SUMMARY OF THE INVENTION

The present invention overcomes the problem stated above of the prior art and materially improves the work-handling capabilities of the machines which is used for the foregoing and analogous application.

The present invention is summarized as a clamping mechanism for countersinking or drilling holes in a work. The mechanism includes a carrier arm mounted on a frame for insertion in the work. Carried by the carrier arm is a linear actuator (e.g. fluid actuated cylinder) including a movable member (e.g. piston rod) having an axis about which the movable member is rotatable relative to the carrier arm and along which the movable member is rotatable relative to the carrier arm and along which the movable member is linearly reciprocable relative to the carrier arm toward and away from a toolhead on the frame. The movable member is coupled to offset anvil means for joint rotation and reciprocation therewith, with the anvil means mounted on the movable member being effective to press the work against the toolhead upon movement of the movable member toward the toolhead. A rotary actuator (e.g. fluid motor) is also mounted on the carrier arm and drivingly coupled to the movable member of the linear actuator for imparting rotation thereto, and therefore to the anvil means thereon, through an angle.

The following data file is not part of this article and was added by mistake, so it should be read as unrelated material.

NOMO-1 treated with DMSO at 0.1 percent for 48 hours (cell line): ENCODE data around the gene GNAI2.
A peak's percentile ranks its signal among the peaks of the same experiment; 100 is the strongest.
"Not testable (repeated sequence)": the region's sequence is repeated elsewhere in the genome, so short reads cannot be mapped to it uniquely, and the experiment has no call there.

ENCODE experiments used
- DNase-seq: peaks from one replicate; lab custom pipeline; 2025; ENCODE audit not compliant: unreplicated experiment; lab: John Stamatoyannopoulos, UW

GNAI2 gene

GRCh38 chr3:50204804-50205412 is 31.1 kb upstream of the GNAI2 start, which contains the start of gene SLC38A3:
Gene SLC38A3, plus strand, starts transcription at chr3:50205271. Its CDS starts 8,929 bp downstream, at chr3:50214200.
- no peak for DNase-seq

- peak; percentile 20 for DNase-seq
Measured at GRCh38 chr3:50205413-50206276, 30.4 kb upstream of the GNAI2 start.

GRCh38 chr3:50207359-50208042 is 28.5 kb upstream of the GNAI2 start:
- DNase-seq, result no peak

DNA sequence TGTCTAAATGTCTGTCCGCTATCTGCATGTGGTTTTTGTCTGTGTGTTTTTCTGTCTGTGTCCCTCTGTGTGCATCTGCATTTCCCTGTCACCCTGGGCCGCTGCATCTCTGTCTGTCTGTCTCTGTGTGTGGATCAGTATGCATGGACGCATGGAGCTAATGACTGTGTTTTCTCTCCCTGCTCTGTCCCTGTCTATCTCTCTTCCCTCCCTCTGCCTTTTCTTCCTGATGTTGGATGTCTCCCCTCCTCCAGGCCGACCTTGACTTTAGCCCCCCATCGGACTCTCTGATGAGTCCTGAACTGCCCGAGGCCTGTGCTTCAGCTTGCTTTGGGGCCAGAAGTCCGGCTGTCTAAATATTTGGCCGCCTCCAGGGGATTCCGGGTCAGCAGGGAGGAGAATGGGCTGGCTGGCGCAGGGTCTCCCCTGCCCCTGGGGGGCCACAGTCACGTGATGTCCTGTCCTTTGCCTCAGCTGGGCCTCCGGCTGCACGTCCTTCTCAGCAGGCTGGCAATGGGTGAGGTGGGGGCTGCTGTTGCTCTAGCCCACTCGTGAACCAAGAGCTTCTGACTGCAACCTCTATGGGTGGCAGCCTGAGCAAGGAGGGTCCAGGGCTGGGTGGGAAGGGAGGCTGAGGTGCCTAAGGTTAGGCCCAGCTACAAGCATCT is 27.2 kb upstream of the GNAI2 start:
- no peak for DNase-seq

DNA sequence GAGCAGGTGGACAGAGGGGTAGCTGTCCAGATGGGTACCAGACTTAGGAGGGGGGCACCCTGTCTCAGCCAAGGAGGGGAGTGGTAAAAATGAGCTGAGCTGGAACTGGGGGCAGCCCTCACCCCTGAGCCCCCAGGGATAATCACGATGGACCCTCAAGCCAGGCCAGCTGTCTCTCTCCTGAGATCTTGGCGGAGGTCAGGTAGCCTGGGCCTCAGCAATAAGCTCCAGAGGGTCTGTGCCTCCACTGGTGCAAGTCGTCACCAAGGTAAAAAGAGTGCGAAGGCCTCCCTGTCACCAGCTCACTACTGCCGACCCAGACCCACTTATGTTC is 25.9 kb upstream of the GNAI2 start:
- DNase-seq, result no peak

The clamping mechanism of the present invention is particularly suited for countersinking rivet holes in an aircraft fuselage and having annular reinforcing ribs of H-shaped cross section. The offset anvil means of the clamping mechanism is placed on one side of the web of each rib to press one part of the outer flange of that rib, and the fuselage, against the toolhead. Then, the row of rivet holes in the outer flange is countersunk with the toolhead. Thereafter, the anvil is revolved 180 degrees for countersinking the other row of rivet holes in the outer flange of the rib. There is no need for remounting the work for countersinking the two rows of rivet holes in each rib.